When Ottessa Moshfegh wrote the thriller Eileen, a novel recently shortlisted for the Man Booker Prize, she did it to get rich, reports Paul Laity for the Guardian: She didn’t want to “keep her head down” and “wait 30 years to be discovered … so I thought I’m going to do something bold. Because there are all […]
Writing for the Guardian, novelist Val McDermid disputes the recent study which suggests that “literary” fiction readers are more empathetic than “genre” readers: There is no doubt that, historically, there was a valid distinction. Nobody would attempt to suggest that there is an equivalence between Agatha Christie and Virginia Woolf. (Let’s face it, Woolf couldn’t plot for toffee.) […]
James Patterson’s new imprint promises to solve our modern conflict between reading and time. But the problem it diagnoses may be more for writers than for readers: Does Patterson want to produce garbage books for what he presumes are garbage minds? Of course not.
At the Guardian, Alison Flood wonders whether or not genre writing, particularly romance writing, is primarily “rubbish.” In her investigation, she points out how assumptions are often made about the “surface” elements of genre works and cites literary novels that have used the conventions of genre while maintaining their literariness.
Some authors feel insecure about writing genre fiction and consider literature a luxury brand. Genre fiction, after all, is supposed to be the goose that lays golden eggs and includes books people actually want to read—except that may not be true. Electric Literature takes the time to breakdown sales volume of literature and popular genres […]
Like a detective novel, these books are characterized by a central mystery and the process of detection that leads to solving that mystery. The mystery, however, is not a crime—it’s a life. A person, usually only tangentially related to the subject (the latter is often deceased), becomes engrossed in the discovery of this person’s life, […]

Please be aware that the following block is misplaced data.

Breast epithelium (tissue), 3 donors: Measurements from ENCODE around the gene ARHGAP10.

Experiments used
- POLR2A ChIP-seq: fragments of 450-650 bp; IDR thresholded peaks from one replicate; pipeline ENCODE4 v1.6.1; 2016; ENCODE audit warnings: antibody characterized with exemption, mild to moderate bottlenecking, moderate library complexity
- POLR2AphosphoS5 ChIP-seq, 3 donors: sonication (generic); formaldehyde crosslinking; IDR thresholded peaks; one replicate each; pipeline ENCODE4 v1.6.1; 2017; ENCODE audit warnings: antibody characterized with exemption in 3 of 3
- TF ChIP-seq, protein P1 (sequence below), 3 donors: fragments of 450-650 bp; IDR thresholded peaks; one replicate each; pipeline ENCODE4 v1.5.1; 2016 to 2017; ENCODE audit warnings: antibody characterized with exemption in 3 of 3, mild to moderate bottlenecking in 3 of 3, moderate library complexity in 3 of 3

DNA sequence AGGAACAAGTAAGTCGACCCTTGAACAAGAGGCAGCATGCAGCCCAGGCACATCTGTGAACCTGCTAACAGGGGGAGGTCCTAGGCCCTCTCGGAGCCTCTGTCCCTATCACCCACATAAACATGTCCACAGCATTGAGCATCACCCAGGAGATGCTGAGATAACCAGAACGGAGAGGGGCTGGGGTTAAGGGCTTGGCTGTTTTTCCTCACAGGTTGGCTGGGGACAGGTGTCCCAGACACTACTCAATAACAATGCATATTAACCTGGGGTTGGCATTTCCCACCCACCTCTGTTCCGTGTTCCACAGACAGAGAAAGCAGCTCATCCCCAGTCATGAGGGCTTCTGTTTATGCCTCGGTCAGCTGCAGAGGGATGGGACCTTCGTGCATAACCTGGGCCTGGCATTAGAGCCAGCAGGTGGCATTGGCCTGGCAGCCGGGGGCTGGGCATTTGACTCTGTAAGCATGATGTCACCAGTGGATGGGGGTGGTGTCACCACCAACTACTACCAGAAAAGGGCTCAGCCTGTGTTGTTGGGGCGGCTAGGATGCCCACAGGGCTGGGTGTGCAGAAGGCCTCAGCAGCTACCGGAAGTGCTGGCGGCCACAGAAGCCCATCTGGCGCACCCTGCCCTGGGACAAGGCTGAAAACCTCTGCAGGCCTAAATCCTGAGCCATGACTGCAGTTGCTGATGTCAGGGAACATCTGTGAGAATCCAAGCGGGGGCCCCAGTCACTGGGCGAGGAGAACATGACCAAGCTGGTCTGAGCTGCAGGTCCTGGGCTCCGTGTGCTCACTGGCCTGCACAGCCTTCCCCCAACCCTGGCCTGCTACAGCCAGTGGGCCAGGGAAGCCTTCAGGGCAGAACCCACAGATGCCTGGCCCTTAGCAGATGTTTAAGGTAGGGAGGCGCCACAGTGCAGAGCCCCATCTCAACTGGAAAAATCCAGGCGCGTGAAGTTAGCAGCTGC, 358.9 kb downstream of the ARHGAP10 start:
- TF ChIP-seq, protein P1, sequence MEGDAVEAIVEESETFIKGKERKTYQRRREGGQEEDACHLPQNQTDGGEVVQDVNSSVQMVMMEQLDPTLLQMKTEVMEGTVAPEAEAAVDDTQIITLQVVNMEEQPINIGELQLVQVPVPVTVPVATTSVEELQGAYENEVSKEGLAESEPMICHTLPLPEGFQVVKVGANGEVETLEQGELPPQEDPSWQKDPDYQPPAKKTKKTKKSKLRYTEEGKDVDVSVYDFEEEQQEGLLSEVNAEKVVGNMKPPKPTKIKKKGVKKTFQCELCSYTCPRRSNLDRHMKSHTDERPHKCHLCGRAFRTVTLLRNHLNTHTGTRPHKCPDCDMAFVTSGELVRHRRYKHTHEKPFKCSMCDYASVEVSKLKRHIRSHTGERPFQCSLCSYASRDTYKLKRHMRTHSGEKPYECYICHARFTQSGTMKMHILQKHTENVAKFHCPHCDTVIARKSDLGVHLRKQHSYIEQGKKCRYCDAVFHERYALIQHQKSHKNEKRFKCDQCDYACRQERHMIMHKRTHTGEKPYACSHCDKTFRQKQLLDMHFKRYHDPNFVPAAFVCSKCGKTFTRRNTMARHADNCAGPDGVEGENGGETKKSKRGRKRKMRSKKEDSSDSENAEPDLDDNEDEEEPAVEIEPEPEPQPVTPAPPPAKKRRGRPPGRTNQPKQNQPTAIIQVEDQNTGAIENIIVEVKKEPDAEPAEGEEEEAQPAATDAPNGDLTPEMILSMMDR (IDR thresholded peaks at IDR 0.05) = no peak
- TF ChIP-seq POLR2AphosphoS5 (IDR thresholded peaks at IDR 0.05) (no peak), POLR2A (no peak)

At Esquire, sci-fi author Jeff VanderMeer and Living Colour guitarist Vernon Reid discuss genre fiction, and how one art form can inspire another. Reid says: Fiction has always evoked pictures and provoked ideas and sounds in my mind. James Baldwin, who was a powerful writer of fiction and non-fiction was a haunted witness of American dysfunction. […]
Serial novels are nothing new, especially in genre fiction designed to keep readers shelling out money for the next phase of a story. But the sudden, rapid success of fantasy genre series like George R.R. Martin’s Game of Thrones and the adaptation of Tolkien’s hobbit epics to the big screen has meant publishers want to cash […]
Over at Jezebel, Kelly Faircloth shares a fantastic long form piece on the rise of the Harlequin romance novel, and how the brand became synonymous with a wildly lucrative if critically dismissed genre. From the original formula for woman-centered, alpha-male page turners to Harlequin’s relentless advertising tactics to the question of exactly how much sex […]
Kazuo Ishiguro’s new novel The Buried Giant has reignited debates about genre fiction following Ishiguro’s implication that the work isn’t fantasy. The author has since clarified which side he’s really on. Meanwhile, Flavorwire‘s Jonathon Sturgeon defends Ishiguro’s right to call the book whatever he wants: To use some of Le Guin’s own logic: we still […]
Kazuo Ishiguro insists his new novel, The Buried Giant, is not a fantasy novel. Laura Miller at Salon agrees. Ursula K. Le Guin does not (and is a little insulted). David Barnett at The Guardian doesn’t care either way and instead sees Ishiguro’s novel as an opportunity: Why not throw open the gates, tear down […]
At Flavorwire, Jonathan Sturgeon continues the “literary” and “genre” war, offering a new perspective grounded in the marketplace: So what’s really going on here? Well, it isn’t the genre of prose that has literary novelists anxious. It’s the market status of genre novels. Now that literary criticism has evaporated as a genre of writing, the […]